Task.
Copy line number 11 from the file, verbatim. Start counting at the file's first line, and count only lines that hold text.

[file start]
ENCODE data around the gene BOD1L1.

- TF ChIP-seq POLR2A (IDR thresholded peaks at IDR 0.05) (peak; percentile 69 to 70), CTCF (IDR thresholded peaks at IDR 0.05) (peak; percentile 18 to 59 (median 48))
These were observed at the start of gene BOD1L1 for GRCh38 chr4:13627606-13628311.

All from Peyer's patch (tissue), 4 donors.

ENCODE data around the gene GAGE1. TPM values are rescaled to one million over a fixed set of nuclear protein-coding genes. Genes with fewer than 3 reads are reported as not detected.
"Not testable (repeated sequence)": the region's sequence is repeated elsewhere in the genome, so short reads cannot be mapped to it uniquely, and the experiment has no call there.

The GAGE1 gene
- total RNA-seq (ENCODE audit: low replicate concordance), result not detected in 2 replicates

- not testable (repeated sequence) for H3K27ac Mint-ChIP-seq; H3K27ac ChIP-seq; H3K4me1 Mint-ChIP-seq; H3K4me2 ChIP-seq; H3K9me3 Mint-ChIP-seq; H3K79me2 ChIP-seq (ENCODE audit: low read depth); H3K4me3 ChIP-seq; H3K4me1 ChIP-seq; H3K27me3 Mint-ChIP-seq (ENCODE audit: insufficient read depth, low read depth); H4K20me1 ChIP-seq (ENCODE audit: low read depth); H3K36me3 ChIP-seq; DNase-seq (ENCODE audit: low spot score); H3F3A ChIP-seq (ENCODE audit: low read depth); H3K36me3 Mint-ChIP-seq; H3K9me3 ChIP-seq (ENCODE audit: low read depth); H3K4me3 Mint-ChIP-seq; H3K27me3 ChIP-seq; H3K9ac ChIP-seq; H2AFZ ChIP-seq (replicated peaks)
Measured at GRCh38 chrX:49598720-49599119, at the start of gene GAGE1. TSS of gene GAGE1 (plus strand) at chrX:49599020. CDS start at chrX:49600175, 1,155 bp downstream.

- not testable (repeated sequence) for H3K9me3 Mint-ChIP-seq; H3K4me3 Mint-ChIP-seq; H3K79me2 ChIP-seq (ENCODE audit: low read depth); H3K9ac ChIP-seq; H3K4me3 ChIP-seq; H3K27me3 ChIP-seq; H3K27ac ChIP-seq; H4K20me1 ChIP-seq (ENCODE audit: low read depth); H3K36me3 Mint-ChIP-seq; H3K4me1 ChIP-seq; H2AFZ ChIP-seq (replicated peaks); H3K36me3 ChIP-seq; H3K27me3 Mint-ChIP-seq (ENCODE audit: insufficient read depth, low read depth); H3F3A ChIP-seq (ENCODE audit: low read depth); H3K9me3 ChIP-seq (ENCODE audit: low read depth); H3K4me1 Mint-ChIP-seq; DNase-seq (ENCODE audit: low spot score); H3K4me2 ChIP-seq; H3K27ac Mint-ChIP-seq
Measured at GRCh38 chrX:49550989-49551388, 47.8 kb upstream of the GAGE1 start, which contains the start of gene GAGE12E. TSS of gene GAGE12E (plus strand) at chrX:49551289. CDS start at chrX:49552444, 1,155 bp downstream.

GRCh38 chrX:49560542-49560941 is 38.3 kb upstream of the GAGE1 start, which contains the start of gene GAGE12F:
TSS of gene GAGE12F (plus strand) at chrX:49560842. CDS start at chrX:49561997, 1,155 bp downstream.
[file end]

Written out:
- not testable (repeated sequence) for H3K9me3 Mint-ChIP-seq; H3K4me3 Mint-ChIP-seq; H3K79me2 ChIP-seq (ENCODE audit: low read depth); H3K9ac ChIP-seq; H3K4me3 ChIP-seq; H3K27me3 ChIP-seq; H3K27ac ChIP-seq; H4K20me1 ChIP-seq (ENCODE audit: low read depth); H3K36me3 Mint-ChIP-seq; H3K4me1 ChIP-seq; H2AFZ ChIP-seq (replicated peaks); H3K36me3 ChIP-seq; H3K27me3 Mint-ChIP-seq (ENCODE audit: insufficient read depth, low read depth); H3F3A ChIP-seq (ENCODE audit: low read depth); H3K9me3 ChIP-seq (ENCODE audit: low read depth); H3K4me1 Mint-ChIP-seq; DNase-seq (ENCODE audit: low spot score); H3K4me2 ChIP-seq; H3K27ac Mint-ChIP-seq